Please wait a minute...

Frontiers of Chemical Science and Engineering

Front. Chem. Sci. Eng.    2019, Vol. 13 Issue (3) : 475-484     https://doi.org/10.1007/s11705-019-1809-0
RESEARCH ARTICLE
A non-lithographic plasma nanoassembly technology for polymeric nanodot and silicon nanopillar fabrication
Athanasios Smyrnakis1(), Angelos Zeniou1,2, Kamil Awsiuk3, Vassilios Constantoudis1, Evangelos Gogolides1
1. Institute of Nanoscience & Nanotechnology, NCSR “Demokritos”, Ag. Paraskevi, 15341 Attica, Greece
2. Department of Physics, University of Patras, 26504 Patras, Greece
3. M. Smoluchowski Institute of Physics, Jagiellonian University, 30-348 Krakow, Poland
Download: PDF(3361 KB)   HTML
Export: BibTeX | EndNote | Reference Manager | ProCite | RefWorks
Abstract

In this work, we present plasma etching alone as a directed assembly method to both create the nanodot pattern on an etched polymeric (PMMA) film and transfer it to a silicon substrate for the fabrication of silicon nanopillars or cone-like nanostructuring. By using a shield to control sputtering from inside the plasma reactor, the size and shape of the resulting nanodots can be better controlled by varying plasma parameters as the bias power. The effect of the shield on inhibitor deposition on the etched surfaces was investigated by time-of-flight secondary ion mass spectroscopy (ToF-SIMS) measurements. The fabrication of quasi-ordered PMMA nanodots of a diameter of 25 nm and period of 54 nm is demonstrated. Pattern transfer to the silicon substrate using the same plasma reactor was performed in two ways: (a) a mixed fluorine-fluorocarbon-oxygen nanoscale etch plasma process was employed to fabricate silicon nanopillars with a diameter of 25 nm and an aspect ratio of 5.6, which show the same periodicity as the nanodot pattern, and (b) high etch rate cryogenic plasma process was used for pattern transfer. The result is the nanostructuring of Si by high aspect ratio nanotip or nanocone-like features that show excellent antireflective properties.

Keywords plasma      nanoassembly      etching      nanodots      nanopillars      nanofabrication     
Corresponding Authors: Athanasios Smyrnakis   
Just Accepted Date: 27 March 2019   Online First Date: 06 May 2019    Issue Date: 22 August 2019
 Cite this article:   
Athanasios Smyrnakis,Angelos Zeniou,Kamil Awsiuk, et al. A non-lithographic plasma nanoassembly technology for polymeric nanodot and silicon nanopillar fabrication[J]. Front. Chem. Sci. Eng., 2019, 13(3): 475-484.
 URL:  
http://journal.hep.com.cn/fcse/EN/10.1007/s11705-019-1809-0
http://journal.hep.com.cn/fcse/EN/Y2019/V13/I3/475
Service
E-mail this article
E-mail Alert
RSS
Articles by authors
Athanasios Smyrnakis
Angelos Zeniou
Kamil Awsiuk
Vassilios Constantoudis
Evangelos Gogolides
Bias power /W Bias voltage /V PMMA etch rate /(μm·min1)
Unshielded Shielded Unshielded Shielded
0 10 8 0.37 0.44
50 22 133 0.90 1.30
150 88 262 1.07 2.00
250 136 348 1.57 2.50
Tab.1  Bias voltage and PMMA etch rate in O2 plasma as a function of the bias power for unshielded and shielded electrodes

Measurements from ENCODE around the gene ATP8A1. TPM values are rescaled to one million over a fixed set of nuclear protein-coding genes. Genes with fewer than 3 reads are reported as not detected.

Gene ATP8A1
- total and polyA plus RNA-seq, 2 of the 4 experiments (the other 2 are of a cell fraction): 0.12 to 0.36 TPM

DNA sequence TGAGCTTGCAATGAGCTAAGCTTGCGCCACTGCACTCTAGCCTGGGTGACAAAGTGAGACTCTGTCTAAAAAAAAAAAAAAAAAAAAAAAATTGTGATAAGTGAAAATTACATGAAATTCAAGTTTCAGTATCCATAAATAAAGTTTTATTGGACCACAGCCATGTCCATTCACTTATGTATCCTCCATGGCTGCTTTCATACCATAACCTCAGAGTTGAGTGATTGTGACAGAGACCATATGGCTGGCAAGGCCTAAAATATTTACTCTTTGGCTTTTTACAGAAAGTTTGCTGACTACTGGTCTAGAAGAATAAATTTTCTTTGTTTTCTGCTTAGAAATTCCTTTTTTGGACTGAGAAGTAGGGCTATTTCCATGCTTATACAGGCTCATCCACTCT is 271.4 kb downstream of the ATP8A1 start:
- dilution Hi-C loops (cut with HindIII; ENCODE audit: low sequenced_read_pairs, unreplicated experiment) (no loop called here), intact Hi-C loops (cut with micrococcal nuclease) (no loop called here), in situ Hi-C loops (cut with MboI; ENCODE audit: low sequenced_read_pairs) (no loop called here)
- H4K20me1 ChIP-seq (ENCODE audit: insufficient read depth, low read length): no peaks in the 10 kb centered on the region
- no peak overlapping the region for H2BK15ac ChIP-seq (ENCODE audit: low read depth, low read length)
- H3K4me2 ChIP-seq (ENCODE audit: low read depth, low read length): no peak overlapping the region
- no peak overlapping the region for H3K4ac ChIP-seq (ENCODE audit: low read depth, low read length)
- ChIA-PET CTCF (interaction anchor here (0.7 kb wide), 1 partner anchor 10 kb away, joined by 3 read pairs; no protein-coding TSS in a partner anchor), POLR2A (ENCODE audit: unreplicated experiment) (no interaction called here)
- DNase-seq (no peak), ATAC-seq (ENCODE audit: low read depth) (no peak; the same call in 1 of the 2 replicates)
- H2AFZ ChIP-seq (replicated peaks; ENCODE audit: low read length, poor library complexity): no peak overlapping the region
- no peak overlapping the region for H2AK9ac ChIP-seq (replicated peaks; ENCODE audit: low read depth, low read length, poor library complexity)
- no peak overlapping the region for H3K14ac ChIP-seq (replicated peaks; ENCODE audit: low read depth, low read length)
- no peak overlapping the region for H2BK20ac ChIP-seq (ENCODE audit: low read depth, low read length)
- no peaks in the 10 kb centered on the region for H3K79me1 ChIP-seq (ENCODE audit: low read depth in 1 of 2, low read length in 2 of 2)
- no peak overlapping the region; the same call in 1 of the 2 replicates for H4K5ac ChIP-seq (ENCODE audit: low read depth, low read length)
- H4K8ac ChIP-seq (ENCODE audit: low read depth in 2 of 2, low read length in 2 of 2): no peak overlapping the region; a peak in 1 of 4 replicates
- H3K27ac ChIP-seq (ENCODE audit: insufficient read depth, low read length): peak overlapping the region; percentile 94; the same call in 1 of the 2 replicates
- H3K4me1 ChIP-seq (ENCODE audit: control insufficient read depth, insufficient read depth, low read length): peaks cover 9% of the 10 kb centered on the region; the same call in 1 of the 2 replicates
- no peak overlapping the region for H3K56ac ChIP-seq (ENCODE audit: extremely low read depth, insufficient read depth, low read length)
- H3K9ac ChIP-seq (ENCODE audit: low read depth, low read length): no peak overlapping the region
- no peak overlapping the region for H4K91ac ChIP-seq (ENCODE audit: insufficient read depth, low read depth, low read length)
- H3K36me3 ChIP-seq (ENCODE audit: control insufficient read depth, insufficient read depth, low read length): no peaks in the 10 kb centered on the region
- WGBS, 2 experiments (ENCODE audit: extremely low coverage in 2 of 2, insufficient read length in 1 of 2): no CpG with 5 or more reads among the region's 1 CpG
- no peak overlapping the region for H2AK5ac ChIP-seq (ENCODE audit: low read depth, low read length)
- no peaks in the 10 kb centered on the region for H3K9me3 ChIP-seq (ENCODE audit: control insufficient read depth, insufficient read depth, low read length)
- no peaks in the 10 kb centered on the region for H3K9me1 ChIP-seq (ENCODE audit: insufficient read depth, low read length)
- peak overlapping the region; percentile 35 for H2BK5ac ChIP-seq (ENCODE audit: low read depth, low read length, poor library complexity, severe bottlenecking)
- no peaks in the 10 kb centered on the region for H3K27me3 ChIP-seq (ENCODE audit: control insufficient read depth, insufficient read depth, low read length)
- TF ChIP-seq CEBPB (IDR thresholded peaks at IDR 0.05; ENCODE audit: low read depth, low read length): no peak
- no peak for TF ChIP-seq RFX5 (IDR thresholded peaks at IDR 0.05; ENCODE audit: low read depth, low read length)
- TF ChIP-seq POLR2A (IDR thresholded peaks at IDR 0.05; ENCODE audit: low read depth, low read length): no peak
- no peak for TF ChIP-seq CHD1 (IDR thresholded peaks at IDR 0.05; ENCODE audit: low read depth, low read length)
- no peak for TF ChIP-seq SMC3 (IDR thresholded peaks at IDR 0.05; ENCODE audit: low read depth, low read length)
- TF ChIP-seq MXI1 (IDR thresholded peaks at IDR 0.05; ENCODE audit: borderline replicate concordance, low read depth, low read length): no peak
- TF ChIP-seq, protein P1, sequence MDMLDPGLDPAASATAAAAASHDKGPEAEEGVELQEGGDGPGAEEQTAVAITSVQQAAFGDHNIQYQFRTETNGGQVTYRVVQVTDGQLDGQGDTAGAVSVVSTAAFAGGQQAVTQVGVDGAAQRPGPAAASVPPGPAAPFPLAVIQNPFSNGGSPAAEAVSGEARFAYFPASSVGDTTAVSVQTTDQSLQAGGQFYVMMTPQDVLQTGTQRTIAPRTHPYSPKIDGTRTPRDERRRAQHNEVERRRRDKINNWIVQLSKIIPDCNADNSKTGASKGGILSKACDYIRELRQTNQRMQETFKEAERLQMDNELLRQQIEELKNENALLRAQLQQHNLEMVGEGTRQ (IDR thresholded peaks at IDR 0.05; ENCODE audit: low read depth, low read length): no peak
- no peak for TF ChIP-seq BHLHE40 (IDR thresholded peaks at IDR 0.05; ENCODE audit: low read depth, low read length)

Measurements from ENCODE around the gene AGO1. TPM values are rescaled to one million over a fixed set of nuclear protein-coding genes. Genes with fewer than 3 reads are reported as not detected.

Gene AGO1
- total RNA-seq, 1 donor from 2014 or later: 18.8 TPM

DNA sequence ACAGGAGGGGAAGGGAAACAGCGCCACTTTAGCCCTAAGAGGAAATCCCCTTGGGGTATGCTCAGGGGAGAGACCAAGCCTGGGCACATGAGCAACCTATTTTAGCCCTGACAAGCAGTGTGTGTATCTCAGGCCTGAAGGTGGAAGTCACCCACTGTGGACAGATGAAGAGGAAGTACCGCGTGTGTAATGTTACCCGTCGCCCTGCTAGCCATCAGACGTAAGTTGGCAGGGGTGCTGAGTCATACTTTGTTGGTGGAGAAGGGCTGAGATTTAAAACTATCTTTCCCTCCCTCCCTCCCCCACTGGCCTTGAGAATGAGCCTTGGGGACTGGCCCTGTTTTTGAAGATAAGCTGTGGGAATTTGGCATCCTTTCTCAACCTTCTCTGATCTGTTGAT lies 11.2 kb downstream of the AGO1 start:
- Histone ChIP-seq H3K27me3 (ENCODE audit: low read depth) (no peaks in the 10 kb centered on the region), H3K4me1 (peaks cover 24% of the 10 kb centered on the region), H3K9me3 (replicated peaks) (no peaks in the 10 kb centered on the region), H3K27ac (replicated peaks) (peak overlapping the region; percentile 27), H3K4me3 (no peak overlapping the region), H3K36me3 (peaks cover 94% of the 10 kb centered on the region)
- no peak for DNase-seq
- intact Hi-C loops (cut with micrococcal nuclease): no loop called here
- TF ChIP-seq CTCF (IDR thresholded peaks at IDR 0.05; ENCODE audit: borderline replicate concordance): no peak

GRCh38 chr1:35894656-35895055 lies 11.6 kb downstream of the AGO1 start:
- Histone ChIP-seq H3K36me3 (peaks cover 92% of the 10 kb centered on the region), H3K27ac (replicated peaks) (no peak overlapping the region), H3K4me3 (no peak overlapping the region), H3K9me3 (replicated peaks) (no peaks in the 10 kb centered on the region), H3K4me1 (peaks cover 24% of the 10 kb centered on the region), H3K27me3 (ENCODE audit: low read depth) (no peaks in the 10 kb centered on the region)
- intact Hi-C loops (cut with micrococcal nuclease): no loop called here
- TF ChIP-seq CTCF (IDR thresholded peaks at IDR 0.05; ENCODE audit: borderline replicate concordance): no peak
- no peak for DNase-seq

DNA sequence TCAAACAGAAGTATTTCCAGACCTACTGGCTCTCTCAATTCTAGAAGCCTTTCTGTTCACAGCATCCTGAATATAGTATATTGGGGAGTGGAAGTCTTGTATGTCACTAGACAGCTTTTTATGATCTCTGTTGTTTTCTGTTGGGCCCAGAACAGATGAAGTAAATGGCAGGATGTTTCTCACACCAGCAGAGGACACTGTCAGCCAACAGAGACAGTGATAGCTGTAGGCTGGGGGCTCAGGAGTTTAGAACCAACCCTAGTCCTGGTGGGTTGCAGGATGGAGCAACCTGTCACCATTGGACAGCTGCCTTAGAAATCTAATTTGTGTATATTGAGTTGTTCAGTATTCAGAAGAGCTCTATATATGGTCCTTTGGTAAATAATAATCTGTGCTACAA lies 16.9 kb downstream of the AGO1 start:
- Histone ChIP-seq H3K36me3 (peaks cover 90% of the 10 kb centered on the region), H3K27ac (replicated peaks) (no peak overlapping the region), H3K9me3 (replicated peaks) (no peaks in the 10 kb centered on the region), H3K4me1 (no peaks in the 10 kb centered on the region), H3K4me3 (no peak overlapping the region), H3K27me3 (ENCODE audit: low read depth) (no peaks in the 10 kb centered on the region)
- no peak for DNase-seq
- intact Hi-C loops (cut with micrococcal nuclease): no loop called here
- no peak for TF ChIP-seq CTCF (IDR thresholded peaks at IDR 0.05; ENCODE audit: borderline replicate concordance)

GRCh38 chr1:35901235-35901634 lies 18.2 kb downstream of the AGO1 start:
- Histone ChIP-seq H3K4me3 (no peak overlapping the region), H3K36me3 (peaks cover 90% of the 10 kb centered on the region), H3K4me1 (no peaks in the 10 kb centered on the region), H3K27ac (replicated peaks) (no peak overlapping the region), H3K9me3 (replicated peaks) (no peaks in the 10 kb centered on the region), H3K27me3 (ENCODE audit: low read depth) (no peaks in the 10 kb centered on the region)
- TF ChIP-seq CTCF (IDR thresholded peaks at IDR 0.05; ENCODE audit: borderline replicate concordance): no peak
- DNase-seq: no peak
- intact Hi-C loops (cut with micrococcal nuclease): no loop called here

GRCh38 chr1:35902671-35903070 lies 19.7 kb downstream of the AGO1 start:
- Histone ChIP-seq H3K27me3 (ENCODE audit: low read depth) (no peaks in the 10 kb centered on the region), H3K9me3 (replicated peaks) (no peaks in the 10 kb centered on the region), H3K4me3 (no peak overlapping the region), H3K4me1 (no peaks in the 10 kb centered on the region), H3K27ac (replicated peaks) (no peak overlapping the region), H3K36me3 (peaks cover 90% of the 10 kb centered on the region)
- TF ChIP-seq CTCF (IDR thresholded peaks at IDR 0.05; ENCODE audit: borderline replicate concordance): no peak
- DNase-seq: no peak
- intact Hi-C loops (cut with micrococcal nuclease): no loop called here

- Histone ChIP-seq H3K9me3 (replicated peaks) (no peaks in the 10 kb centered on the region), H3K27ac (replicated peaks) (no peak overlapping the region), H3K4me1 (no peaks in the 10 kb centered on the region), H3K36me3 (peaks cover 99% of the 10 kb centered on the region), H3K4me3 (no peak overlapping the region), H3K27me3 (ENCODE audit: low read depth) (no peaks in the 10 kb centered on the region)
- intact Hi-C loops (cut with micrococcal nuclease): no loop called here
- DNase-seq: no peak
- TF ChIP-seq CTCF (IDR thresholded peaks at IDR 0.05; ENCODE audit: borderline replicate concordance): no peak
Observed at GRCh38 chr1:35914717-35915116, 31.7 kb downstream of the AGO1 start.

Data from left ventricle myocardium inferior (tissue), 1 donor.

Fig.1  ToF-SIMS measurements showing the amount (normalized peak intensity of the mass spectrum) of (a) aluminum (Al+), (b), AlO , and (c) AlO2, on PMMA surfaces etched in O2 plasma for 5 min, under different bias power conditions, with or without the clamping ring shield
Fig.2  (a) AFM image of PMMA surface (2 mm × 2 mm, 512 × 512 points) after 2 min O2 plasma treatment using 0 W bias power and without the shield (inset: AFM line scan of the nanodots profile, and the nanodot height is ~15?20 nm; SEM images (tilted 45°) of PMMA surfaces etched in O2 plasma for 2 min); (b) under 136 V bias voltage (250 W bias power) without the shield; (c) under 130 V bias voltage (50 W bias power) with the shield placed on the clamping ring of the electrode, and the nanodot height is ~47 nm. Notice the large process window for bias and the large height of the nanodots. Plasma conditions: antenna power 1900 W, O2 flow 100 sccm at pressure of 0.75 Pa and temperature 15°C
Fig.3  Top-down SEM images of plasma-etched PMMA films under different bias power (Pbias) conditions and under different etching time conditions. The shield is applied on the electrode in all cases. Plasma conditions are (a) Pbias = 50 W, t = 60 s, (b) Pbias = 100 W, t = 60 s, (c) Pbias = 150 W, t = 60 s, (d) Pbias = 50 W, t = 30 s, (e) Pbias = 50 W, t = 90 s, and (f) Pbias = 50 W, t = 120 s
Fig.4  (a) Mean width of the PMMA nanodots versus etching time and bias power, (b) period and height of the nanodots versus bias power, (c) NNI of the nanodots versus etching time and bias power, and (d) circularly averaged Fourier Transform versus the bias power. All values extracted by the SEM image analysis shown in Fig. 3 using the nanoTOPO-SEM™ software from Nanometrisis
Fig.5  (a) Tilted at 45° and (b) top-down SEM images of silicon nanopillars as a result of plasma etching (room-temperature mixed process) using as a mask for the PMMA nanodots; (c) Circularly average Fourier Transform of the PMMA nanodots before pattern transfer (red line) and the Si nanopillars resulting after pattern transfer (black line), obtained by SEM image analysis using the nano-TOPO-SEM™ software. The observed peak indicates the order of the nanostructures